History of the College

The 'College of the souls of all the faithful departed', commonly called All Souls College, was planned, built, and endowed in the 1430s by Henry Chichele, long-serving Archbishop of Canterbury. It received its foundation charter in 1438 from King Henry VI, co-opted by the Archbishop as the College's co-founder. Chichele was in his seventies at the time, and this, his third Oxford benefaction, situated right at the University's heart, was the fruit of careful reflection about what was needed in a new college.

All Souls had two functions. The first, common to all colleges, was religious. The Warden and, originally, forty Fellows were to pray in chapel for the souls of the founders, of those who had fallen in the long wars with France (at the time not being prosecuted with much vigour), and of 'all the faithful departed'. The second function was academic, and in this, then as now, the College was distinctive. Chichele envisaged the medieval equivalent of a graduate college, an institute of advanced study of a very practical kind. With minor exceptions, the College never took in undergraduates. Its Fellows were previously to have studied somewhere else for at least three years and most would already have a BA. Once admitted they were to study or teach for the higher degrees of theology, law (civil and 'canon', or Church, law), and medicine - especially theology and law. The Fellows, all in Holy Orders, had to prepare themselves, not for life in the ivory tower, but for service to Church and government. They were, as Chichele himself put it, an 'unarmed militia', trained for the unashamedly patriotic task of restoring national prestige and good order in the face of heresy at home and stalemate abroad.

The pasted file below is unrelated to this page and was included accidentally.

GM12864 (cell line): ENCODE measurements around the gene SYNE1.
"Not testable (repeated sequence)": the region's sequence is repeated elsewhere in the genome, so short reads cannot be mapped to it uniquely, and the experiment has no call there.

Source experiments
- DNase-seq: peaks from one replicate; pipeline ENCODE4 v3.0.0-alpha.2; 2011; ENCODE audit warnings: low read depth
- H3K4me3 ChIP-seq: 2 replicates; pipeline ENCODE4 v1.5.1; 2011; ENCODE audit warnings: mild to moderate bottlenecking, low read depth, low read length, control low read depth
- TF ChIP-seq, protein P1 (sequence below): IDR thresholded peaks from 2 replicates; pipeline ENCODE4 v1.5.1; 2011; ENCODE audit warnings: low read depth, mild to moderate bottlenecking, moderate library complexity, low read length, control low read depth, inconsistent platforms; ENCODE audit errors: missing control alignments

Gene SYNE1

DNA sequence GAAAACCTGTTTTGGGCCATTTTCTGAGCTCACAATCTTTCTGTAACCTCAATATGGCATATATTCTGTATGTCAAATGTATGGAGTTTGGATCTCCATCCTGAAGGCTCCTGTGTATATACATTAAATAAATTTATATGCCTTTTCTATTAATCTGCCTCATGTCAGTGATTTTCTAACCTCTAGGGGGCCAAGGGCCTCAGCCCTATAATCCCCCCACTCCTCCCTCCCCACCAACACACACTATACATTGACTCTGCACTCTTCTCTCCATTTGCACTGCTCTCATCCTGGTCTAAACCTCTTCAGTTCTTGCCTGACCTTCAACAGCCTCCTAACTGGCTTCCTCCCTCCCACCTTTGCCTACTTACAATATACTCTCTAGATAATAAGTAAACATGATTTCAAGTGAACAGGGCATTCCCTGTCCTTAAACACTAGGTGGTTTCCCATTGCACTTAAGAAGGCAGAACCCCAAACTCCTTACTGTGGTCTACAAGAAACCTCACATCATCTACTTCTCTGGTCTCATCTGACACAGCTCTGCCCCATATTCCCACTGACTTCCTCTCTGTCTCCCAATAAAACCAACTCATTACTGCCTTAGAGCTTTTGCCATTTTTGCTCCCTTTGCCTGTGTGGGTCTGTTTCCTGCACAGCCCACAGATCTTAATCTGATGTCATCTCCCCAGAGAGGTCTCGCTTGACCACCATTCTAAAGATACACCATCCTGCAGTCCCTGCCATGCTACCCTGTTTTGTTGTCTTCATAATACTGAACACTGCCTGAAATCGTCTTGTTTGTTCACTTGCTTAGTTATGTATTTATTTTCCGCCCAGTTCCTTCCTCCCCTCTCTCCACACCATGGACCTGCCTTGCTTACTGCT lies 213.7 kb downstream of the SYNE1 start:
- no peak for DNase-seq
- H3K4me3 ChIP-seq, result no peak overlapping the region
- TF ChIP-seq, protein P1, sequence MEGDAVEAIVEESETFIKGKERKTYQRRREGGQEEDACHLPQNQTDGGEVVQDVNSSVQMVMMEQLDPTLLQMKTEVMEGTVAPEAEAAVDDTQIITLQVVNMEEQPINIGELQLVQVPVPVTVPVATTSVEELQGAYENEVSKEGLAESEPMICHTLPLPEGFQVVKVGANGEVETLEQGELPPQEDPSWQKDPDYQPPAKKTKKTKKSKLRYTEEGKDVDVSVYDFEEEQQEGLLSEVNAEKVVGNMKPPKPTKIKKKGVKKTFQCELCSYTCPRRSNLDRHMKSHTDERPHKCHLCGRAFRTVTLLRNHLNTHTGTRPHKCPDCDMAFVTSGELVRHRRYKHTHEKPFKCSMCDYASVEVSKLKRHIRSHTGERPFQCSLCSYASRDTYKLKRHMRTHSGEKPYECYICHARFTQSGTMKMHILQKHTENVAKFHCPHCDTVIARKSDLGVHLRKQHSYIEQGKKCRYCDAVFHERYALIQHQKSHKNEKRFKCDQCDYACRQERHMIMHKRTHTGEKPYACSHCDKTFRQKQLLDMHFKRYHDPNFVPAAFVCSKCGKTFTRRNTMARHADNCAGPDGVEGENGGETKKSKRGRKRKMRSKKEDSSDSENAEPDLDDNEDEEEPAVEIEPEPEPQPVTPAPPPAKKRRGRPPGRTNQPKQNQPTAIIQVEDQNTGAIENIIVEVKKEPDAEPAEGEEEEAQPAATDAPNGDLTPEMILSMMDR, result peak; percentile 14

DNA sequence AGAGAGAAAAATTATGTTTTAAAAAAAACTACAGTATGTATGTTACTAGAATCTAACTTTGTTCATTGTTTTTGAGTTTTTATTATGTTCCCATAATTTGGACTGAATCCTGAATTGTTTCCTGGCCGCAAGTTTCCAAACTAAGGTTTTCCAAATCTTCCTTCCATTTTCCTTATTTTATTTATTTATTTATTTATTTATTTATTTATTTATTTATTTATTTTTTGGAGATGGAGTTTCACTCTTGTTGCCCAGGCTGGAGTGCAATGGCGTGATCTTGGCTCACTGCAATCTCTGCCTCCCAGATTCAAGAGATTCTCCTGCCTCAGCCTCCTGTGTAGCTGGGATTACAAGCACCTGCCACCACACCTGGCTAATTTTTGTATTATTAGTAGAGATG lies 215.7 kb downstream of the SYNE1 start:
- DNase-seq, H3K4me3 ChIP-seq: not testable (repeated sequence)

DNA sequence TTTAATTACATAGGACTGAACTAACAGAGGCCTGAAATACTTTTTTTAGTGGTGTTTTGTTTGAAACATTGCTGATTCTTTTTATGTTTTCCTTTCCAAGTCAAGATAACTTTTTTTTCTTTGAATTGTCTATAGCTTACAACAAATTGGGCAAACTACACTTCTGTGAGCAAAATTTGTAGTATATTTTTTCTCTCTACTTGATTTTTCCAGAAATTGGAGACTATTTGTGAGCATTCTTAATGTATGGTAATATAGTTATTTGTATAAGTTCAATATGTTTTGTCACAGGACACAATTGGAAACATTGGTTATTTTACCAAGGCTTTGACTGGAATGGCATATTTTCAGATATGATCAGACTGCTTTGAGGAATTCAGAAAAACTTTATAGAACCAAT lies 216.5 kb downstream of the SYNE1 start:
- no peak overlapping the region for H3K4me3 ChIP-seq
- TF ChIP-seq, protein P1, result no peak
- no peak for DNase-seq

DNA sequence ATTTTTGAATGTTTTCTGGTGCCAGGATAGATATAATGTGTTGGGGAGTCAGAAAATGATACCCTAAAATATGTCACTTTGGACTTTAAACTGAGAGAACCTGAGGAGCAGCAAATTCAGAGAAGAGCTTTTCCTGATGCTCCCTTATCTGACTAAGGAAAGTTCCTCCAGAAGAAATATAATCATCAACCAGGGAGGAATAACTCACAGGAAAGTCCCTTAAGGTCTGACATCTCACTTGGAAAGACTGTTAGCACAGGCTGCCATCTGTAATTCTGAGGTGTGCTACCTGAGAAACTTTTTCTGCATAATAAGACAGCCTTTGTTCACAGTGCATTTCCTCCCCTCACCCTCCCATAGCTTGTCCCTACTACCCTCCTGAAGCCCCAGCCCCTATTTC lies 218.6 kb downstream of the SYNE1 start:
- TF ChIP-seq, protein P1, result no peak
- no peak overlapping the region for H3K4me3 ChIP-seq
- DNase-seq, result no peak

That was the Founder's original vision for All Souls. Some idea of what happened to it over the next four centuries can be found in the history sections from its Foundation onwards. This is a history of Fellows who were not always as learned, practical, committed, or harmonious as Chichele would have wanted. But it is also a history that includes Christopher Wren, William Blackstone, William Gladstone, Lord Curzon, and Lawrence of Arabia.

The modern College is essentially a product of the various currents of reform that swept over Oxford in the second half of the nineteenth century and the early twentieth. Above all, it was the creation of Sir William Anson, Warden 1881-1914, acclaimed shortly after his death on the eve of World War I as the College's 'second founder'. This was an All Souls that blended academics and non-academics and Prize, Research, and Professorial Fellows. Entry by Prize Fellowship was a severe academic test in the College's two main subjects, law and history. Chichele's service to the Church via a degree in theology had evolved into service to government and empire via the study of history. But there was much in Anson's All Souls that the archbishop would have recognised, just as Anson's All Souls is still recognisable in the College's configuration today.

Since Anson's time, All Souls has enlarged its ranks of Professorial and Senior Research Fellows and extended the range of subjects studied, right across the humanities, and also into theoretical sciences. Since the mid-1960s it has developed a scheme of Visiting Fellowships. Women have been eligible for Fellowships since 1979. Some of these developments would have been inconceivable to both Anson and Chichele. Yet they all build upon the two founders' fundamental vision of a College that promotes both pure and applied research as well as intellectual engagement with a wider world.